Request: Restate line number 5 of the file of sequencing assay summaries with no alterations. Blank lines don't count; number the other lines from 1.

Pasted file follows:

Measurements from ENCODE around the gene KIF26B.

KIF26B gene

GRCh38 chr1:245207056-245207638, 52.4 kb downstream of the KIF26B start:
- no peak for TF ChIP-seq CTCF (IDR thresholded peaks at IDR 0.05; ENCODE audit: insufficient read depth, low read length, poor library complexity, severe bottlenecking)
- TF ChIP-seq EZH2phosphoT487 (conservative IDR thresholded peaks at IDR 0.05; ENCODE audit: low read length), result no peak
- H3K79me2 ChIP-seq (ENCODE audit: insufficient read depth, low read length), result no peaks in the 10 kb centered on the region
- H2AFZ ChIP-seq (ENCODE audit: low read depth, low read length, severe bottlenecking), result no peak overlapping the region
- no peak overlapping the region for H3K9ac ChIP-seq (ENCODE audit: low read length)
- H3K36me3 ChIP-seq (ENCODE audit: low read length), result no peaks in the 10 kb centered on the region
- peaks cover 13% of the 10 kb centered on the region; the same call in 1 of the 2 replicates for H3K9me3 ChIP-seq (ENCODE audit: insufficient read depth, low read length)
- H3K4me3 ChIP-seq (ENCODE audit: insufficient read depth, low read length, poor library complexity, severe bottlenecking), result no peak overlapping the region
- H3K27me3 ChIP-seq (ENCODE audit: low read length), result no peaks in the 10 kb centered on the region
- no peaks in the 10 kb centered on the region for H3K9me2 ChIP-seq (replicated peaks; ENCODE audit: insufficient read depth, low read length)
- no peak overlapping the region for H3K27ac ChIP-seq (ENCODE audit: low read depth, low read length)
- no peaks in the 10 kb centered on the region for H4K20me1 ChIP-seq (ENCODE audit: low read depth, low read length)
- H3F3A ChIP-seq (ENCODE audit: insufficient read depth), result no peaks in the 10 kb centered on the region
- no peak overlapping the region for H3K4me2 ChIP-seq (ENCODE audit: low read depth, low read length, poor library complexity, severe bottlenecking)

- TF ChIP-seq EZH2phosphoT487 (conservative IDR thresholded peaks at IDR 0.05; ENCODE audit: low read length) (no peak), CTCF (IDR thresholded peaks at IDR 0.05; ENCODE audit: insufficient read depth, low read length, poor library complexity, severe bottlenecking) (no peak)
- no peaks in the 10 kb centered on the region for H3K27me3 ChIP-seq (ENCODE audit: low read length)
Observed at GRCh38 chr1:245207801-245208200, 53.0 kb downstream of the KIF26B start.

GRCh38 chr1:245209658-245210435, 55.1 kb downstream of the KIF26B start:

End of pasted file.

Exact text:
- TF ChIP-seq EZH2phosphoT487 (conservative IDR thresholded peaks at IDR 0.05; ENCODE audit: low read length), result no peak